Despite difficult challenges of recreating a historic building on a fast-track schedule, the completed Nauvoo Illinois Temple may be the most well-built temple in the Church.
F. Keith Stepan, managing director of the Temple Construction Department, said the temple's construction quality evaluation received a "99," which is "the highest rating we have ever received on a construction project."
But the rating he and the large team of historians, consultants, architects, contractors, managers, craftsmen and missionaries appreciated most was the visit on April 20 of President Gordon B. Hinckley, who said the new temple is magnificent and beautiful, and that he wouldn't change a thing.
"It is the most well-built temple I have been involved in, in structural strength, in systems as well as beauty," said Brother Stepan. "It is magnificent."
When he was notified that the temple would be rebuilt, his department immediately began to assemble teams to do the job. First, a historical research team of about 10 people was gathered, chaired by Glen M. Leonard, director of the Museum of Church History and Art and author of a new book on Nauvoo. This team gathered historical drawings, read old journals and studied research books. Their findings were given to the Salt Lake City architectural firm of FFKR Architects-Planners to develop a set of "as-built" drawings from which the new temple was designed. Richardson Design Partnership Inc. helped replicate the first two floors from the original drawings.
"I've estimated it to be 95 percent correct," said Brother Stepan, noting that some differences, such as the vertical statue of the Angel Moroni that succeeds the original recumbent weather vane, are intentional. In other areas, such as the east side, which had no drawings, architectural assumptions were made.
"I think we are about as close as is humanly possible," he said.
The next team assembled was the contractor, a partnership called Legacy Constructors, with representatives of primary temple building companies of Jacobsen, Okland and Layton construction companies. With Steve Jacobsen of Okland, Rich Holbrook of Layton and Gale Mair of Jacobsen, this company assembled subcontractors and artisans to replicate the unique, 19th century building. Ronald Prince, project administrator for the Church, supervised teams of missionary couples, some of whom are retired engineers, who made significant contributions.
One of the most difficult challenges, said Brother Stepan and Brother Mair, Legacy's project manager, were fitting mechanical and electrical systems, as well as elevators and stairwells, into the preset size of the building shell, which had to be earthquake proof, while meeting modern building codes. Materials were selected to meet a 100-year endurance standard. An outside mechanical building was constructed to house air handling equipment, which tunneled to the temple using a modern, unique design. Equipment was cleverly shoehorned tightly together throughout the building's small spaces.
At the start of the project, the underground spring that fed the original baptismal font had to be dug out, capped and drained.
Perhaps the most difficult challenge was the stonework — more than 14,000 stones that were individually designed with extremely tight tolerances.
"We went to probably a dozen quarries and hired a stone consultant. We did a lot of strength and endurance tests; that was a big project, finding the final stone," said Brother Stepan. "We ended up with three proposals and the First Presidency made the final selection."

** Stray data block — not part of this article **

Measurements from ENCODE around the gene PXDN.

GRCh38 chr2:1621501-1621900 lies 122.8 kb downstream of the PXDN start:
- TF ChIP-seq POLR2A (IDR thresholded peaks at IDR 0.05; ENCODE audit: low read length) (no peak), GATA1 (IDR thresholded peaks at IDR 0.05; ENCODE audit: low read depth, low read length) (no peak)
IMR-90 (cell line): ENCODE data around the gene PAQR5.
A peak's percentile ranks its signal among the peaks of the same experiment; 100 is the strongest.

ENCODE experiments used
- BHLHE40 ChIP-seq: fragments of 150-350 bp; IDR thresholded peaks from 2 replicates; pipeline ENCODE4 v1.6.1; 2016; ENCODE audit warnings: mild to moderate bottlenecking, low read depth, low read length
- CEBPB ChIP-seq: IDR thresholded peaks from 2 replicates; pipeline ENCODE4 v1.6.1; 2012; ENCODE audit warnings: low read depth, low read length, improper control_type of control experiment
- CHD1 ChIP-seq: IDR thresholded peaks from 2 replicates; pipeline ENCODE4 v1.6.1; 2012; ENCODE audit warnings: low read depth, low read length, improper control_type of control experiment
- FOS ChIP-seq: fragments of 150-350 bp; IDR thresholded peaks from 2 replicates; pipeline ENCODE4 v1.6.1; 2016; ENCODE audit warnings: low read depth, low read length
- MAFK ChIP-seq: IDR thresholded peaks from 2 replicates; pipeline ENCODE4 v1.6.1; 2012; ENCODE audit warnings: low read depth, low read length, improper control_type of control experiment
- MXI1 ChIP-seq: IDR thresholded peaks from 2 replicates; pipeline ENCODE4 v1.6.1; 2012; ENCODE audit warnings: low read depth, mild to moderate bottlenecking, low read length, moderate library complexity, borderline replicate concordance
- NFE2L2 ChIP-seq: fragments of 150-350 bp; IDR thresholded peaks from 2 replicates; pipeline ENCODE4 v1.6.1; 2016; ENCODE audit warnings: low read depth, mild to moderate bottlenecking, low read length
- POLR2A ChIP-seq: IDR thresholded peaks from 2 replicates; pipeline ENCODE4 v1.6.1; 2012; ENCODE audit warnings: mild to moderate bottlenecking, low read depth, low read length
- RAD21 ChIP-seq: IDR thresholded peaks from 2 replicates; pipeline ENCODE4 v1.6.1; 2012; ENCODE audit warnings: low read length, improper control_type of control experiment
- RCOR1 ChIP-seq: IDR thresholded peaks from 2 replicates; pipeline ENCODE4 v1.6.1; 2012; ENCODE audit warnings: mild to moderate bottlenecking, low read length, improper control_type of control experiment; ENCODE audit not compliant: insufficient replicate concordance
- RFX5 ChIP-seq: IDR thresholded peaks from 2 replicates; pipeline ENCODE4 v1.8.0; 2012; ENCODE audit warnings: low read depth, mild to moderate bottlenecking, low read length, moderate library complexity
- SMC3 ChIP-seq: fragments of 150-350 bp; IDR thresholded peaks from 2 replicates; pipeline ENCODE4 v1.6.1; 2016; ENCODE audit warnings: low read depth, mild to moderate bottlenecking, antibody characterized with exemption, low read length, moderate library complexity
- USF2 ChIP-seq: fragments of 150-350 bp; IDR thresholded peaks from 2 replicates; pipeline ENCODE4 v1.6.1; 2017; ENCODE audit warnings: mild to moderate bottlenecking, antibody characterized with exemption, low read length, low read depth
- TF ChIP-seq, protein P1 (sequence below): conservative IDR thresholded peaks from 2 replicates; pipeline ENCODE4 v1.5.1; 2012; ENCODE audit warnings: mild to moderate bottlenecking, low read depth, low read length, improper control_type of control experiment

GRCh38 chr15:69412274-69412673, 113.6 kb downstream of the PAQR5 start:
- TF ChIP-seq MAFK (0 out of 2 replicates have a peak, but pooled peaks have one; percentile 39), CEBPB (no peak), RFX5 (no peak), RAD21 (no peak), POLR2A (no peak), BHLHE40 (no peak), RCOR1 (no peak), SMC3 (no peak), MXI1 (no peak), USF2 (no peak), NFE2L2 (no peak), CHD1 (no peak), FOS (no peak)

Complicating the project was the addition in the last few months of 24 buildings with 60 apartments for temple workers, and a 200-car parking complex. "Our team in Nauvoo, our Legacy team, has done a marvelous job," he said.
"We have had almost a miracle with the weather. One of the local people, a landscaper, said there must be a bubble over Nauvoo because we have had terrible storms all around us, but we seemed to be able to work all winter long."
Of the completion of the temple he said, "For me this is part of the restoration of the gospel, a prophetic step in what is happening in this day and age. I get emotional about it every time I visit the city; I have a great feeling of peace."
Brother Mair explained that the stone was shipped from its Alabama quarry to nearly half a dozen cutting sites in Canada and the United States where expert carvers prepared them.
"The average sunstone took 300 hours to carve," he said. Fiberglass models and eight-inch-thick stones were "distributed to many carvers."
If carvers got down to the final stages and hit a vein or fissure, the imperfection rendered the stone useless, forcing carvers to begin the entire process again with a new block of stone.
The completed stone was bolted to stainless steel panels, assembled in Salt Lake City and shipped to Nauvoo, where the panel was bolted to the concrete walls and sealed with epoxy.
As the work progressed, it was helped by many subcontractors who are Church members, some of whom have become specialists in temple construction. These and other workers from the local area understood and maintained the high level of workmanship of temple standards.
However, some skills had to be acquired. For example, the interior plastered walls are unusual. "We went through a severe learning curve," Brother Mair said. "Many times we put plaster on the wall and then we had to take it off again and do it over to get the quality that is required in a temple."
He said as far as structure and quality are concerned, "it is the best-built temple in the Church. It is an outstanding building."
"I live about two blocks from the temple, and as I go home at night, I turn around and walk backwards to get my last look at the temple."